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A response to respondents to: The Conservative Party is dying on its feet. But whose Party is it anyway?

by Paul Goodman

Last week, I wrote a two-part series about the current state of the voluntary party called: "The Conservative Party is dying on its feet.  But whose Party is it anyway?"  John Strafford also wrote a well argued, well thought through and detailed article here.

At the end of the first article I wrote -

"What really matters isn't what I think, but what ConservativeHome readers think: this is an instance of seeking the wisdom of crowds.  Perhaps you believe that membership can be revived, and have ideas about how to do it.  Perhaps you think that the whole concept's outdated.  Perhaps you don't care - at least, not in sufficient numbers to change anything, presuming anyone wants to in the first place.  We will see."

Having asked for comments, it would be wrong not to read them and then respond.  Here's my assessment, for better or worse -

  • It's sometimes clear from comments posted below articles that readers take one clear majority view of an issue - for example, when Tim campaigned for Party members to retain their right to vote during the last leadership election.
  • There seems to be a consensus that Associations aren't always effective, open, politically focused and generally up to the mark.
  • There was general criticism of membership renewal process and of Merlin in particular.
  • There was backing for putting up the Party's Constitution on ConservativeHome.
  • There was some support for more membership involvement in policy discussion and formation.
  • There was also some support for training programmes for Association Officers.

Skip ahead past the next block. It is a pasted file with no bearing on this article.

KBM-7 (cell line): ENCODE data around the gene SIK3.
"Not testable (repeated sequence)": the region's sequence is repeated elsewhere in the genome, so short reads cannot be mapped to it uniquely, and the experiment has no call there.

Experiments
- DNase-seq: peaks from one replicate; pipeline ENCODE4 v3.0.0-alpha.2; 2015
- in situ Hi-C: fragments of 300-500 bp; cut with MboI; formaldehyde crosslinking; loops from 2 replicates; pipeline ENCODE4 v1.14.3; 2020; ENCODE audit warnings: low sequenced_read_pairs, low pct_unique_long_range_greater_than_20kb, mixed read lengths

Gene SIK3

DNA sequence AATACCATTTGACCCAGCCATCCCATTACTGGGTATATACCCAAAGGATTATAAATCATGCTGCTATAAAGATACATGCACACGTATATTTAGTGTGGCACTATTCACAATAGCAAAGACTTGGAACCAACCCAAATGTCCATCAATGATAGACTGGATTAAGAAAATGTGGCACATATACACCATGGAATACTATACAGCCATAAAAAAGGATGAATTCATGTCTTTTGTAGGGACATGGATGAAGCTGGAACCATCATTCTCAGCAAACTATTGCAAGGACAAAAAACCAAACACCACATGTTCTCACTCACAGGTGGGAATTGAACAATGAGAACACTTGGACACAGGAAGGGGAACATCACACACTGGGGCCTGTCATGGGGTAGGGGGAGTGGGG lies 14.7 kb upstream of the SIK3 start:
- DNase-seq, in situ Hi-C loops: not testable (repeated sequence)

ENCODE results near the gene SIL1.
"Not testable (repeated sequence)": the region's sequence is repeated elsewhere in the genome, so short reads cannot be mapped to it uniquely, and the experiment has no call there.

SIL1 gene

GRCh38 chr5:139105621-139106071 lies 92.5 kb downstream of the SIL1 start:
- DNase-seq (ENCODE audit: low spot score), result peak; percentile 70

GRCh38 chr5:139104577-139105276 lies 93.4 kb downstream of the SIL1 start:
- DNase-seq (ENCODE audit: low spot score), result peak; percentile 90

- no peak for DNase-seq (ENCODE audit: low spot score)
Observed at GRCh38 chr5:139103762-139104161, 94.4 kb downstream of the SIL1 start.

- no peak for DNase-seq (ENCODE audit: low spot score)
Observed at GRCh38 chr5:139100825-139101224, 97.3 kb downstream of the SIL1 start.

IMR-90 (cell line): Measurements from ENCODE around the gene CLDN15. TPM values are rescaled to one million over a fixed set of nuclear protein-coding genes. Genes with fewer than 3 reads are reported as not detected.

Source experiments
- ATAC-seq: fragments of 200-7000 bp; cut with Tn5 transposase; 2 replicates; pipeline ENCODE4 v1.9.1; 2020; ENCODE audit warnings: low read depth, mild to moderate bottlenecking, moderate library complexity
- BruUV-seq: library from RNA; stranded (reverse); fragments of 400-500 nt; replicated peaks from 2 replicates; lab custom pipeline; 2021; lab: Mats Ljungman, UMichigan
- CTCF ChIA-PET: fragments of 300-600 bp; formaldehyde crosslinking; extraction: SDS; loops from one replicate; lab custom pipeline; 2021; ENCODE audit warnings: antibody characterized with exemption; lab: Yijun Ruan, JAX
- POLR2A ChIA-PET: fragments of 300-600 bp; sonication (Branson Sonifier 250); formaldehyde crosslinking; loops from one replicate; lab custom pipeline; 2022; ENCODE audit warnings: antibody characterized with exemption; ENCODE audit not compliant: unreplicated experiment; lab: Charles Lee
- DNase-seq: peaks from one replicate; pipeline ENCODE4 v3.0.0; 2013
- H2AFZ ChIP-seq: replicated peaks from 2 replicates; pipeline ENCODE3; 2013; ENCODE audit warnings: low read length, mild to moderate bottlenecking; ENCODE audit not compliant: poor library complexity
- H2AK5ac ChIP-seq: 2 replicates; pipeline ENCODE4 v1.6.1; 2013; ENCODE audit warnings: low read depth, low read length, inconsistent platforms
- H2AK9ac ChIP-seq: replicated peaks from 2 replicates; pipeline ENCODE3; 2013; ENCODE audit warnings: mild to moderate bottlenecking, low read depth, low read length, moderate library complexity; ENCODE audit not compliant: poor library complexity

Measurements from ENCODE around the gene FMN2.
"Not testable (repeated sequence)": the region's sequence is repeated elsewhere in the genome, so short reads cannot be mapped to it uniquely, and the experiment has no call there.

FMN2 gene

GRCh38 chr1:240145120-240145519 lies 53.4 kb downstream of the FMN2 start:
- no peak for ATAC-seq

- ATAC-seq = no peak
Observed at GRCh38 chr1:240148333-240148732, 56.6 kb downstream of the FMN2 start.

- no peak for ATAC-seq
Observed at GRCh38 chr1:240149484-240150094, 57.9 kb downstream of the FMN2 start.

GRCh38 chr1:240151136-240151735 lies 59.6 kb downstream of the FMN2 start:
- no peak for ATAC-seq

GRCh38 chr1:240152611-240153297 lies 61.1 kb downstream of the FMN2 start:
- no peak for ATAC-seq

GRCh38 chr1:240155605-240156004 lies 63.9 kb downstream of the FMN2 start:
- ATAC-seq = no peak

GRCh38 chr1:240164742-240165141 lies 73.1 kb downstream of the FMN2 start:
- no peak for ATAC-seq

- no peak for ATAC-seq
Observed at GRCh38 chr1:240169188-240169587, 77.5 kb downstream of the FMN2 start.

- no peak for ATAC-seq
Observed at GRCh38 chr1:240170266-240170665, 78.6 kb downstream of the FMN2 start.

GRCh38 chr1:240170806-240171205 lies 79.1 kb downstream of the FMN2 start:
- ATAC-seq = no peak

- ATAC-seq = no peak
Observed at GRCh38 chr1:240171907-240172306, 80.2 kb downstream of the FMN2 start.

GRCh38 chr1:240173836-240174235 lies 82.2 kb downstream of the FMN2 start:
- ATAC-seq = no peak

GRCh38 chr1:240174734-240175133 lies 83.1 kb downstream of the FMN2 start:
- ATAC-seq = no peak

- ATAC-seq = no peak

• Otherwise, I didn't detect a consensus - a clear majority view - for a particular programme of change:  in particular, there was no groundswell of support for party democracy: i.e: the election of the Party Chairman.
  • There were divided views on the centralisation/localisation debate, open primaries.
  • I kept an eye open for responses mentioning particular places, and those named included Bexhill and Battle, Croydon Central, Enfield North, Harrogate, and Newport West.
  • It wasn't all bad news.  The response from Harrogate, for example, stressed new ways of campaigning - that non-member leafletters (400 were cited) can achieve a great deal.  Other comments claimed that the arrival of a new candidate/MP had lifted performance.  The figure of 1500 members in Croydon Central was cited.  There was enthusiasm among some younger people who posted for the use of new social media to attract new forms of support.

It goes without almost without saying that there was both criticism and support for the current leadership.

Canvassing comments was useful.  Polling would be even more so, and ConservativeHome will be undertaking some in a regular monthly survey based on the questions in the second part of my series.  Tim will also be writing about membership shortly, and I'll return to the matter in due course.  I'm very grateful to all those who responded with ideas and suggestions.


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